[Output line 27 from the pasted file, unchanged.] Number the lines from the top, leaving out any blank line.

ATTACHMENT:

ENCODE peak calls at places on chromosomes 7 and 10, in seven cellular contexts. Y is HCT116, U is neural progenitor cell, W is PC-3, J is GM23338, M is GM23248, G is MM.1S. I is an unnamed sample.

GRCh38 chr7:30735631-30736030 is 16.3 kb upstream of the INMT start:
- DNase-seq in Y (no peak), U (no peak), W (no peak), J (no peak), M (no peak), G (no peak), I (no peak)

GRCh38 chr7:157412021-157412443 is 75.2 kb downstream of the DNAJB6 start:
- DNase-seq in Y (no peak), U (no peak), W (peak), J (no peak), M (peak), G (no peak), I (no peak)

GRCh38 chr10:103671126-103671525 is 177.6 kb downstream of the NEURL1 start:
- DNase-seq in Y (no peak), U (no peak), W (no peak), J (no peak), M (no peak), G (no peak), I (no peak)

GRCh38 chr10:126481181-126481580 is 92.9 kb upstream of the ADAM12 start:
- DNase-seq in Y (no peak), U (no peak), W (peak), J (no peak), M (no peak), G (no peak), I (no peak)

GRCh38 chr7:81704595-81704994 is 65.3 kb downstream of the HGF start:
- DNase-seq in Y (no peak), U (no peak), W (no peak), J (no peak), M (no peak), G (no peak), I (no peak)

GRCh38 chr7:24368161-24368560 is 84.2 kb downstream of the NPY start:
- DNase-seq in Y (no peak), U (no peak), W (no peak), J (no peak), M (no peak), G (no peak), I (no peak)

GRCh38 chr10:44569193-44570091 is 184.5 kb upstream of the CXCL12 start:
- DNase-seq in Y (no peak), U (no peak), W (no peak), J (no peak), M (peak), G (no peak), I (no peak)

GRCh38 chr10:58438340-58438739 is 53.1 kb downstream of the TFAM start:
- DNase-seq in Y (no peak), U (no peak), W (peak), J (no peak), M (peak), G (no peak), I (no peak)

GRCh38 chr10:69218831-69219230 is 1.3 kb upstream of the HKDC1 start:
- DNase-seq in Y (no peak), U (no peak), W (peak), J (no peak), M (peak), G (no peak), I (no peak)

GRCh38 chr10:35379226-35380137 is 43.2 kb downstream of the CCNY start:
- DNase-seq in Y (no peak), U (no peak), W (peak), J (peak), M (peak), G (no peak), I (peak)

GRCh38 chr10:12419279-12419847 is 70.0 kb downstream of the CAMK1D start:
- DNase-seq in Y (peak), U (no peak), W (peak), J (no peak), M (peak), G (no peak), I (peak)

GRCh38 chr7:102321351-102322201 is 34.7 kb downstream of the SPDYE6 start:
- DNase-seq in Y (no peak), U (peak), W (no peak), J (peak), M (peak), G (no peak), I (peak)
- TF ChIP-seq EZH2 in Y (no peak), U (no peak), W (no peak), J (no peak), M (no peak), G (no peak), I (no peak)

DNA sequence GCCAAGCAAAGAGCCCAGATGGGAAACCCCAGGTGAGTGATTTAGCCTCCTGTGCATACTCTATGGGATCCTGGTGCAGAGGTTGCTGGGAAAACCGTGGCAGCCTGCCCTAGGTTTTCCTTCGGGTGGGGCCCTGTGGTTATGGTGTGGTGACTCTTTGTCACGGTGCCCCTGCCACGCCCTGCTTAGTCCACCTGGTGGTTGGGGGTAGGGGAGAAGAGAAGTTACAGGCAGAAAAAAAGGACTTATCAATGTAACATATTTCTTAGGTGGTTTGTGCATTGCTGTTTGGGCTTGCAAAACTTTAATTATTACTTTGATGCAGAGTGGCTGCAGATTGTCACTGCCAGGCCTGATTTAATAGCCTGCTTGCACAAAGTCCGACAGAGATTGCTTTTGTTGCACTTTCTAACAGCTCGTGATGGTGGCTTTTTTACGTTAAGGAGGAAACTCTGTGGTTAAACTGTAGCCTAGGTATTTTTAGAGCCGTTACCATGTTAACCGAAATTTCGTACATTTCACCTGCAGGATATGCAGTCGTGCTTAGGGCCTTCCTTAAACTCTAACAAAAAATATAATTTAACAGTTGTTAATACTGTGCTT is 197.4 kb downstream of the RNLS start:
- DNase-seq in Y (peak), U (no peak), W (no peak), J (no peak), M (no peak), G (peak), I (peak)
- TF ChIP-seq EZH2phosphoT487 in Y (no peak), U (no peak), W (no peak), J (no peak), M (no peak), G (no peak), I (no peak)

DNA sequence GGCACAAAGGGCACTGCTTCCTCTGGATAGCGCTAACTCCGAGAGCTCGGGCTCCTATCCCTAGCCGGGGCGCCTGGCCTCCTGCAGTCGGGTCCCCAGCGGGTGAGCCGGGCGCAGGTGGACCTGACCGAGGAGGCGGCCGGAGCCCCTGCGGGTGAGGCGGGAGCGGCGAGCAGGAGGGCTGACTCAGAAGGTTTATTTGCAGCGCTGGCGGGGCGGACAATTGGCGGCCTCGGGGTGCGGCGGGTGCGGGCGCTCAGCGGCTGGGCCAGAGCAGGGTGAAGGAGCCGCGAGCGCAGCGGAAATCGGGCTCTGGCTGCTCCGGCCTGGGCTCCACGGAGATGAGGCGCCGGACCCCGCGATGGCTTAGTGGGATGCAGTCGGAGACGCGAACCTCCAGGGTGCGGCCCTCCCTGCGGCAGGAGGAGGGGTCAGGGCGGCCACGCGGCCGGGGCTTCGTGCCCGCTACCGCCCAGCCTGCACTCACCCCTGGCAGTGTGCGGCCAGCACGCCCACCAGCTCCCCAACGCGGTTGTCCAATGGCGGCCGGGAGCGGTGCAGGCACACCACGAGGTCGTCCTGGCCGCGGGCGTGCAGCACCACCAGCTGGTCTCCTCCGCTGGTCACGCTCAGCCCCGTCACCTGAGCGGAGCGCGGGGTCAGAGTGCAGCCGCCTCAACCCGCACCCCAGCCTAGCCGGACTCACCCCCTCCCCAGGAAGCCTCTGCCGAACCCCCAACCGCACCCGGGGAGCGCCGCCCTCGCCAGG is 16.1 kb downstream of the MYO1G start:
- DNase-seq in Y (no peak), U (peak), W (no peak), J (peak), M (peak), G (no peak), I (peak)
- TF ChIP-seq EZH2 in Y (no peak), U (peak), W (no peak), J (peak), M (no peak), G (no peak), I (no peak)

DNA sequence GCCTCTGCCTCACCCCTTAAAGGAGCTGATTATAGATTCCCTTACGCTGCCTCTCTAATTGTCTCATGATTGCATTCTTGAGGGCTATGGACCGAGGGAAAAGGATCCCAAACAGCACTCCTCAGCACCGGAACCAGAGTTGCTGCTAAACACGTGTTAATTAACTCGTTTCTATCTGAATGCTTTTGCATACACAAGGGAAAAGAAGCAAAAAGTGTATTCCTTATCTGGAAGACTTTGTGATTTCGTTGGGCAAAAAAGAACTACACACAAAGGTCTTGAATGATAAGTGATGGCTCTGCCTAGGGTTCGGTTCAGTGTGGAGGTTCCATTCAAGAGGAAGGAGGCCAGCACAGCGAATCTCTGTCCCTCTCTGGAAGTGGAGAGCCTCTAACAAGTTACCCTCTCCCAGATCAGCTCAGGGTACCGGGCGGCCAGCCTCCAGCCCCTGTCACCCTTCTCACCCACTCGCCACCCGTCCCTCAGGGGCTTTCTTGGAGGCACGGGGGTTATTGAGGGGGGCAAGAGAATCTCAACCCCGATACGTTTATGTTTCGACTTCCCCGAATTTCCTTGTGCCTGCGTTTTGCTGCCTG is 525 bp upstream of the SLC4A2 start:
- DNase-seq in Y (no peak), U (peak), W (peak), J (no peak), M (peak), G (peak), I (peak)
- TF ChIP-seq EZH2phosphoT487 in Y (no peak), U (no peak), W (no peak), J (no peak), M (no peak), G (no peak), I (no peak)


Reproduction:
DNA sequence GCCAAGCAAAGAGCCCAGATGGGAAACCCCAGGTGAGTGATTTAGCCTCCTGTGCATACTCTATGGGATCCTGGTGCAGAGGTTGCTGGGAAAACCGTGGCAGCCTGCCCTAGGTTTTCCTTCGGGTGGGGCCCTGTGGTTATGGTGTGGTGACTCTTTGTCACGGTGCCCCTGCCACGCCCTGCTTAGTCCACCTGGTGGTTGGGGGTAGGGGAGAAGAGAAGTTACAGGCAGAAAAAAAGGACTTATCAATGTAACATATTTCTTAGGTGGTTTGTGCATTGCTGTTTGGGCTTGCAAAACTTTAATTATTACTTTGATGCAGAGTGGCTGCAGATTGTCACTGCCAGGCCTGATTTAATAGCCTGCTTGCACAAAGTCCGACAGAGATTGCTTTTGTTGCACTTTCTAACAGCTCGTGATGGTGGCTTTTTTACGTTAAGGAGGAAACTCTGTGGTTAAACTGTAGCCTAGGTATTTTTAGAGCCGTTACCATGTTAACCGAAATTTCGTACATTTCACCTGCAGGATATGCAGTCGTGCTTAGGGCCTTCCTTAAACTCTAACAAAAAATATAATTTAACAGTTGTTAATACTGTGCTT is 197.4 kb downstream of the RNLS start: